Whether you live in Gloucester county or anywhere else in NJ, the NJ Dog Bite Statute is the same. N.J.S.A. 4:19-16, known as the “Dog Bite Statute,” covers liability of owner regardless of viciousness of dog, and states:
The owner of any dog which shall bite a person while such person is on or in a public place, or lawfully on or in a private place, including the property of the owner of the dog, shall be liable for such damages as may be suffered by the person bitten, regardless of the former viciousness of such dog or the owner’s knowledge of such viciousness.
For the purpose of this section, a person is lawfully upon the private property of such owner when he is on the property in the performance of any duty imposed upon him by the laws of this state or the laws or postal regulations of the United States, or when he is on such property upon the invitation, express or implied, of the owner thereof.
The NJ Dog Bite Statute is a strict liability statute. Strict liability means that the responsibility for an injury can be imposed on the wrongdoer without a finding of carelessness or fault.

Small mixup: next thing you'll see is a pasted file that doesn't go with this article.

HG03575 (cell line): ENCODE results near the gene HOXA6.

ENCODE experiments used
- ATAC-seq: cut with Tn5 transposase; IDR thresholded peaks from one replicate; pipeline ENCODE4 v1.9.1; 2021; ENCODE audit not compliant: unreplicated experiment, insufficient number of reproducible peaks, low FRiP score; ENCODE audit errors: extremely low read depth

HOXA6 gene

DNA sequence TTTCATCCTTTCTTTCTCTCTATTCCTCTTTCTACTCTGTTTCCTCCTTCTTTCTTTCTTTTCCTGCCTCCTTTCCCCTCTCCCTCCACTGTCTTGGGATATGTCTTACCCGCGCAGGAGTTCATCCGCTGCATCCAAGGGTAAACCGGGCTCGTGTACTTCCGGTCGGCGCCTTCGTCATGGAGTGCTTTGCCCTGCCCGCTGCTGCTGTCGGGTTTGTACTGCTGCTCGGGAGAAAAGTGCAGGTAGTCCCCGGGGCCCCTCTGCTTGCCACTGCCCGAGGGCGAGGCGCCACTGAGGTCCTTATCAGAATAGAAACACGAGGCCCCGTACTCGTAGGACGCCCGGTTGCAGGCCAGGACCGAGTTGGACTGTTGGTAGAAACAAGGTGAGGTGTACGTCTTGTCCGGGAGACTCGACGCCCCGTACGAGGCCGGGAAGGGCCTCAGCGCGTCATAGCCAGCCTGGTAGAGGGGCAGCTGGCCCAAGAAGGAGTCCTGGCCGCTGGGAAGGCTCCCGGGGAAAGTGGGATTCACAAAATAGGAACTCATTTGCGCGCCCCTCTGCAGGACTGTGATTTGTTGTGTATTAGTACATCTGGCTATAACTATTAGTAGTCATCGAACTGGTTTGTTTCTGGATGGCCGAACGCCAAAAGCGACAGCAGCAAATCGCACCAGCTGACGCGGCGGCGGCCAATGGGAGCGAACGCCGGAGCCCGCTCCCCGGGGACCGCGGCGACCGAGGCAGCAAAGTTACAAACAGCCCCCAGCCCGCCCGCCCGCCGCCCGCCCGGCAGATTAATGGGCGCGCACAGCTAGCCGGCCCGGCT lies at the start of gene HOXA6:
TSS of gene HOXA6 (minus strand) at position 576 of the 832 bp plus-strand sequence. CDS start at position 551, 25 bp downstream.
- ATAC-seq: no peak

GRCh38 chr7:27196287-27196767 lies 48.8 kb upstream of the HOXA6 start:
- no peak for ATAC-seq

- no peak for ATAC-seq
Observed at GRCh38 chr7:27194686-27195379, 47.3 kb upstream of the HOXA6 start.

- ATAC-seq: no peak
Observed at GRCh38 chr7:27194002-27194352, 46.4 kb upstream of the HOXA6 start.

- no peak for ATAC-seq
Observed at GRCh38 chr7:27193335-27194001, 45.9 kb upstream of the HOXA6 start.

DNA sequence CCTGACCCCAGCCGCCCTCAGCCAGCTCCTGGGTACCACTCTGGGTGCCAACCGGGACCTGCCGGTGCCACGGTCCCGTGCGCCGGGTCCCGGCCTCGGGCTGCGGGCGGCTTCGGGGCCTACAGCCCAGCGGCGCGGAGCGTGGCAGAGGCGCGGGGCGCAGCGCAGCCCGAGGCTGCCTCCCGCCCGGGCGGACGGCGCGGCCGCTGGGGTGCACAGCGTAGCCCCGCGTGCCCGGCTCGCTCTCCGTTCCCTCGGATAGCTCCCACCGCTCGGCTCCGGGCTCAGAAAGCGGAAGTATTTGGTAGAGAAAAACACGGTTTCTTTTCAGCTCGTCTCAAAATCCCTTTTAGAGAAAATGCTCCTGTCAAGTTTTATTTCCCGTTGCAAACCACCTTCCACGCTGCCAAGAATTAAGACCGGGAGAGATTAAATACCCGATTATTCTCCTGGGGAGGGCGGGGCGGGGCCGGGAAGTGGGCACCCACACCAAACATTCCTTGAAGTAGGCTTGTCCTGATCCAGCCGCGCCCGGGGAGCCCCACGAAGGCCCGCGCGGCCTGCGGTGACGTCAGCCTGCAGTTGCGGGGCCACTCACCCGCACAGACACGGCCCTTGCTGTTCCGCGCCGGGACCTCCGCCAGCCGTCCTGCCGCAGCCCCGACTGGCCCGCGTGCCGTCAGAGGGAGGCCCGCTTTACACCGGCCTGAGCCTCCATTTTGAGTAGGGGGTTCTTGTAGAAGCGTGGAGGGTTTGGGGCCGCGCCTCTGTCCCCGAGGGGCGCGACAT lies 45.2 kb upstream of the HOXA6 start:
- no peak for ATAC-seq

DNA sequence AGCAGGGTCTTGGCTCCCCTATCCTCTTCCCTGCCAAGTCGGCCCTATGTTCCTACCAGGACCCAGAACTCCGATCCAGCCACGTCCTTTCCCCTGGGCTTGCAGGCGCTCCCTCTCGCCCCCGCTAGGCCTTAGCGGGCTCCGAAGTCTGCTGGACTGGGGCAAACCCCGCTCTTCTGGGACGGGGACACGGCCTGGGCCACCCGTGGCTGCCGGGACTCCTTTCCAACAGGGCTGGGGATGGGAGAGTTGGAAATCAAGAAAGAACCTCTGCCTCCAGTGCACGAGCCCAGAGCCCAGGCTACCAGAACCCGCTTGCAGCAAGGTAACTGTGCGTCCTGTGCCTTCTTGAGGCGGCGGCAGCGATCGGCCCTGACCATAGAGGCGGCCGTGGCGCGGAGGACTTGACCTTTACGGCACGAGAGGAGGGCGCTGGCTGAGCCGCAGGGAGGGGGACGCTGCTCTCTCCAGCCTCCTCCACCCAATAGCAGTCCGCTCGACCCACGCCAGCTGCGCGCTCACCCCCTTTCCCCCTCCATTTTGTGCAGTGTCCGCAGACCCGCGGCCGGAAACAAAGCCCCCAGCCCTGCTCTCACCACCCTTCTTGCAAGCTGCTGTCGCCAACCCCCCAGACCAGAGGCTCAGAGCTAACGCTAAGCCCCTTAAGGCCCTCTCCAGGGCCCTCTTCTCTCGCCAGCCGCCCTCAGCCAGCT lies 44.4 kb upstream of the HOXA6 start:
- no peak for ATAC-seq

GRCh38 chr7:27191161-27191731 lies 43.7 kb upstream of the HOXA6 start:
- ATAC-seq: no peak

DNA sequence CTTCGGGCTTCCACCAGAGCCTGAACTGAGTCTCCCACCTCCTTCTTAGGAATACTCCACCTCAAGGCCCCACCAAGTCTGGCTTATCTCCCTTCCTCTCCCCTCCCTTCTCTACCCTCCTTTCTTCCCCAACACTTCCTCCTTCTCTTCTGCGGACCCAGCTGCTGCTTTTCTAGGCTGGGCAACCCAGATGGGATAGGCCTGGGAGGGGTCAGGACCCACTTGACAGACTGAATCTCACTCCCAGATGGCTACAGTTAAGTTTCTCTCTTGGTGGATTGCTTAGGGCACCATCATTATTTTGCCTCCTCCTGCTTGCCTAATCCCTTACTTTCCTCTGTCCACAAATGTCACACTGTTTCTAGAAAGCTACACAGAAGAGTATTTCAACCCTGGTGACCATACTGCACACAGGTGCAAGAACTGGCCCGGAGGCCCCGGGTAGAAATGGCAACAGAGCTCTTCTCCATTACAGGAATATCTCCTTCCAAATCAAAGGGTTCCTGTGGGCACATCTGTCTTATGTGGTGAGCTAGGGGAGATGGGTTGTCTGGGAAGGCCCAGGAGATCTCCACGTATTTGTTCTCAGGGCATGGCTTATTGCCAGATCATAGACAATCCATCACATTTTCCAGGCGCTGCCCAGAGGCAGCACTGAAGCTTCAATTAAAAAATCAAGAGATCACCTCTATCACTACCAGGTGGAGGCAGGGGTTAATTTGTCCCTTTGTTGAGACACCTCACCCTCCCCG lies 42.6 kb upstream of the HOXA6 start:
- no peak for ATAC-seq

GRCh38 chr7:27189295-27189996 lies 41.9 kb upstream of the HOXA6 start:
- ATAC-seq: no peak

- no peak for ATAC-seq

The NJ Dog Bite Statute allows an injured party to hold the dog owner legally responsible for the injuries that were sustained by the dog bite, even if the owner did not know that the dog might bite and even if the dog owner took reasonable steps to restrain the dog.
Pursuant to the NJ Dog Bite Statute, the injured party (known as the Plaintiff) must show:
1. Defendant is the owner of the dog;
2. The dog bit the plaintiff; and
3. The bite occurred while the plaintiff was either in a public place or lawfully in a private place.
This statute only applies to dog bites. It does not apply to other injuries that a dog might cause. An example of this would be a bicyclist who was chased by a dog and the dog caused the bicyclist to fall of the bike. A person injured by a dog under this example may still bring a negligence claim against the dog’s owner.
If you have been injured by a dog bite (or any other animal), please do not hesitate to contact and schedule an appointment with an attorney experienced in handling these matters.
Let’s explore NJ rules regarding using a cell phone while driving. In this day and age, your cell phone is one of the few things you never leave home without. It allows us to stay in touch 24/7 with family, friends and work. Unfortunately, a lot of motorists use are using a cell phone while driving. Use of your cell phone is broadly defined to include talking, texting and the like.